American Furniture By E. T. Joy

been inspired by the desire for impressive show. No such noble grandeurs occur in American furniture, no broad and spacious sizes, no courtly elegance, no lavish luxury, no sumptuous ornamentation, no massive, monumental plainness. American furniture is unsophisticated, informal, and democratically modest. Based on English originals though they be, American examples tend to be more forthright in design, more straightforward in construction, smaller in size, quieter in taste, and more utilitarian in the practicalities.

The spirit of early American furniture-makers was one of buoyant vitality, of energies released by exhilarating opportunity and channelled into handicraft by freedom of choice. Some workmen might be rude in skill, some naive, some expert, but almost never were they routine. Their spontaneity was as endlessly fresh as life itself in the New World. Added to the spontaneity was the aspect of unassuming skill. To be sure, there was pride. Early American furniture-makers clearly were as proud of their work as artists are of their art, yet none, not even the most adroit, showed overweening self-assurance.

Sobriety, spontaneity, informality, demo-cratic modesty, unassuming skill; there is a common denominator in these qualities of spirit, and the factor can be stemmed up in one word - simplicity. American antique furniture is simpler than English antique furniture. The tendency holds true not only up to the Declaration of Independence in 1776 but from 1620 to 1820, and the reason is obvious. In America the environment, the times, and the people were simpler. This simplicity of spirit manifests itself in physical characteristics. The forthright design in American furniture becomes, in the working out, a physical characteristic. So does straight¬forward construction, modest approach, spon¬taneity and unassuming skill. The excellence of the American handiwork often astonishes Englishmen. Skill that was rough and ready did occur - possibly too much of it - but there are surviving examples which show masterly skill, on occasion as fine, though never as formidable, as any achieved in London.

Several scholars have remarked on the generally smaller size of American furniture, and given as the reason for it the smaller size of the American home. Few, however, have as yet pointed out another physical characteristic equally central: that while English antique furniture tends to be broad and horizontal (perhaps the broader size led naturally toward the horizontal), Ameri¬can furniture tends to be vertical. Slender, lean, thin, tallish, these are the adjectives that generally describe it. The tendency appears in every American furniture style from Queen Anne on through Sheraton, and appears in every type of article - the height of the side chair in relation to width, of the arm chair as well, and the wing chair, the highboy, the secretary, and so on. Even in post-Revolutionary forms, late forms such as the sideboard, the American accent is on vertical line, the English on horizontal. This American tendency to be tall and slender, combined as it is with less carving than the English liked - indeed, less ornament of any sort - makes for a quite distinctive and non-English character.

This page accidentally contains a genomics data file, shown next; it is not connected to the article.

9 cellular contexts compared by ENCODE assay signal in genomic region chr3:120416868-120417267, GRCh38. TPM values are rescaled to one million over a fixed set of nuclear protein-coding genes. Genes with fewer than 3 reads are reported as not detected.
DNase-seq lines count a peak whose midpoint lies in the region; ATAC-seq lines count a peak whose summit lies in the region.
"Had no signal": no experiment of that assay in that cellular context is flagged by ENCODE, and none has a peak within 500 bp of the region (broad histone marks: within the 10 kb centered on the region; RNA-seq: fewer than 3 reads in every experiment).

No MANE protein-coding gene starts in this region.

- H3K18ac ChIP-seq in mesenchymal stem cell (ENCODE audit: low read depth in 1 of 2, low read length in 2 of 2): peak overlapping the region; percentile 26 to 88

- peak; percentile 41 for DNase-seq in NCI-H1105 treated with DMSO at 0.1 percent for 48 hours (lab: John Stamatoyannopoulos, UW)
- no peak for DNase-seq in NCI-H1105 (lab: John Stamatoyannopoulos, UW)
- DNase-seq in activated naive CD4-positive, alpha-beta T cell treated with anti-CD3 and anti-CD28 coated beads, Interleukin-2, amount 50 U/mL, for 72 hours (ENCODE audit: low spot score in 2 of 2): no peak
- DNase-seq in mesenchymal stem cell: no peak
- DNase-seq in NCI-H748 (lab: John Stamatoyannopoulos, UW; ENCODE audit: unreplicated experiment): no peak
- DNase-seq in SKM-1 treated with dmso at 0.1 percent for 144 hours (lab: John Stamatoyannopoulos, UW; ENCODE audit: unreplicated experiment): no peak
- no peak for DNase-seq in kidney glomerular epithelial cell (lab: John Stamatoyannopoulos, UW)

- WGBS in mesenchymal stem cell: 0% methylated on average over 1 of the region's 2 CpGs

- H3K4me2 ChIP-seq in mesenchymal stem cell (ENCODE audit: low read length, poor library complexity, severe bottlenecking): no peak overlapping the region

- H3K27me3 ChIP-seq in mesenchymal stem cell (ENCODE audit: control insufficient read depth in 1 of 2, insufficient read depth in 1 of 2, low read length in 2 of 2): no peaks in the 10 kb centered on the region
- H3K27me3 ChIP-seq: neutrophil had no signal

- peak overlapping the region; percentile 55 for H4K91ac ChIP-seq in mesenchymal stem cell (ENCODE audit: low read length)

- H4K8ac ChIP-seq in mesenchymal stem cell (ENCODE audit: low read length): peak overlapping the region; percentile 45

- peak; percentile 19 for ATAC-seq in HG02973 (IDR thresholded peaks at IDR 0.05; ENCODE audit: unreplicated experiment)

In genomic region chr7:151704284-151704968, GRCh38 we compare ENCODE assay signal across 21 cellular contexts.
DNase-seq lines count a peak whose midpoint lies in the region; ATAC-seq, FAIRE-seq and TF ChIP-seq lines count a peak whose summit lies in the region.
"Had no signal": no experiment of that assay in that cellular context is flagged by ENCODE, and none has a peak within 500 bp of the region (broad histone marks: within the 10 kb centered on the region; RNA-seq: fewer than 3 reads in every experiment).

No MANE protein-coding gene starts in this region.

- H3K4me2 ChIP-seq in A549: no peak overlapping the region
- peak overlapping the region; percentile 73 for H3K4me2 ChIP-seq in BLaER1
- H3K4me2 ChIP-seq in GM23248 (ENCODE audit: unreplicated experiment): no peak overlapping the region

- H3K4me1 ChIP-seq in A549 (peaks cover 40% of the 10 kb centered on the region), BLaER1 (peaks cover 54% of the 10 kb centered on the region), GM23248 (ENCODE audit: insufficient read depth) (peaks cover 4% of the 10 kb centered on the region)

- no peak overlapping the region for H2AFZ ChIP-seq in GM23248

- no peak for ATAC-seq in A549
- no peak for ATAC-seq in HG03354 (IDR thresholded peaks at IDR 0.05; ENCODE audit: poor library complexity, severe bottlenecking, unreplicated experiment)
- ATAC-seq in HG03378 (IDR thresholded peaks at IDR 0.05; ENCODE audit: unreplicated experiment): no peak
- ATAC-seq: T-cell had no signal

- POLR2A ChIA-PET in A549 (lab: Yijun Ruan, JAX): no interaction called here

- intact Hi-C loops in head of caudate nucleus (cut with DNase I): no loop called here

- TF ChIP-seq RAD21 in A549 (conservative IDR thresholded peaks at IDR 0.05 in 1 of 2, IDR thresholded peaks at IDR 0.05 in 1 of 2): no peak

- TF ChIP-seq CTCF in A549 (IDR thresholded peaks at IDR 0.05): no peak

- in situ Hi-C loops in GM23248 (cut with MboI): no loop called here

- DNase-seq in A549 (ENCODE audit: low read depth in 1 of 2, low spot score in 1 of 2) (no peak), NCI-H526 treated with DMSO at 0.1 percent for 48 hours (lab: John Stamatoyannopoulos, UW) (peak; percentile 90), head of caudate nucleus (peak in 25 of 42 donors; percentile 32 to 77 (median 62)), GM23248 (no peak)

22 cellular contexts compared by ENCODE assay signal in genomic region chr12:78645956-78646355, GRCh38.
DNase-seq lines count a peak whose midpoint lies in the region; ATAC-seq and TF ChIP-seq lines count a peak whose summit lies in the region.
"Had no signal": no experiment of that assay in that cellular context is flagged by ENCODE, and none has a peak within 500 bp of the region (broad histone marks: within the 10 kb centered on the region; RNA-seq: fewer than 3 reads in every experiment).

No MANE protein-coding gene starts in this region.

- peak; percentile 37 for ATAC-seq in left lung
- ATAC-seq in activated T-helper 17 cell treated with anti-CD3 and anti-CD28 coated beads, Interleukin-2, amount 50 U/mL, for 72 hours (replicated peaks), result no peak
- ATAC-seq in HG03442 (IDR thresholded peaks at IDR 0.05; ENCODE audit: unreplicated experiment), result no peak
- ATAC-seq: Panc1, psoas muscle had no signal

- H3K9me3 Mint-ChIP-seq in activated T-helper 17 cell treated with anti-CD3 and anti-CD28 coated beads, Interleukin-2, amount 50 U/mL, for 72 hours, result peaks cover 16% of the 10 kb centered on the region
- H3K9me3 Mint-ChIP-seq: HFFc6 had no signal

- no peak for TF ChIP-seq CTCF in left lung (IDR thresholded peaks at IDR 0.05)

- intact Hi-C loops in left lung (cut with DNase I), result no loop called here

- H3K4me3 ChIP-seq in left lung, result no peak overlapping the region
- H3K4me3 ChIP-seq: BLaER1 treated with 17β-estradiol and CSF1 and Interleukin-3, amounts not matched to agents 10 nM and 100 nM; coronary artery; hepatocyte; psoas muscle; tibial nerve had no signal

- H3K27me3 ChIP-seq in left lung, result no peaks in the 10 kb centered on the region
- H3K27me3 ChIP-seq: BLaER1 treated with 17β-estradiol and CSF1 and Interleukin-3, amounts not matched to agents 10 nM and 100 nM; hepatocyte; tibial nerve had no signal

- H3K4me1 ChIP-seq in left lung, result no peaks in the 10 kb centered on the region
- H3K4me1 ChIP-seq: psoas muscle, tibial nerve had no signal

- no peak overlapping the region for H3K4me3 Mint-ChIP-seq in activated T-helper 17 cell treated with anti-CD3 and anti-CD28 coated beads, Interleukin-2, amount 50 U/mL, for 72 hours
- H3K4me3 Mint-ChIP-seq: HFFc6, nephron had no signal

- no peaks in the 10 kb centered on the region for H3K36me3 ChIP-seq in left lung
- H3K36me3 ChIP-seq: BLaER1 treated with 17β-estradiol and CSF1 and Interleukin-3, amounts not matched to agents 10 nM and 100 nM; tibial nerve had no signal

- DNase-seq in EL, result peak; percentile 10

Comparisons aside, American antique furniture is worthy of praise for its own sake. At its best it has the vigour of direct, of functional design, the merit of harmonious proportions, the grace of slender line and outline, the charm of informal size, the beauty of richly grained wood surfaces, and the force born of lack of elaboration, simplicity.



the first furniture made in North America was based on the English Jacobean style. Modelled after characteristic household pieces which the Pilgrims of 1620 and later permanent first settlers brought with them from England to the New World, the earliest examples now surviving probably date between 1650-70. They are of strong, straightforward, simple design and con-struction, generally bulky, yet often remark-ably well proportioned. From the many Jacobean examples which have been gathered into museums, we judge that the woods employed were mostly American oak, pine and maple. Perhaps most numerous are oak

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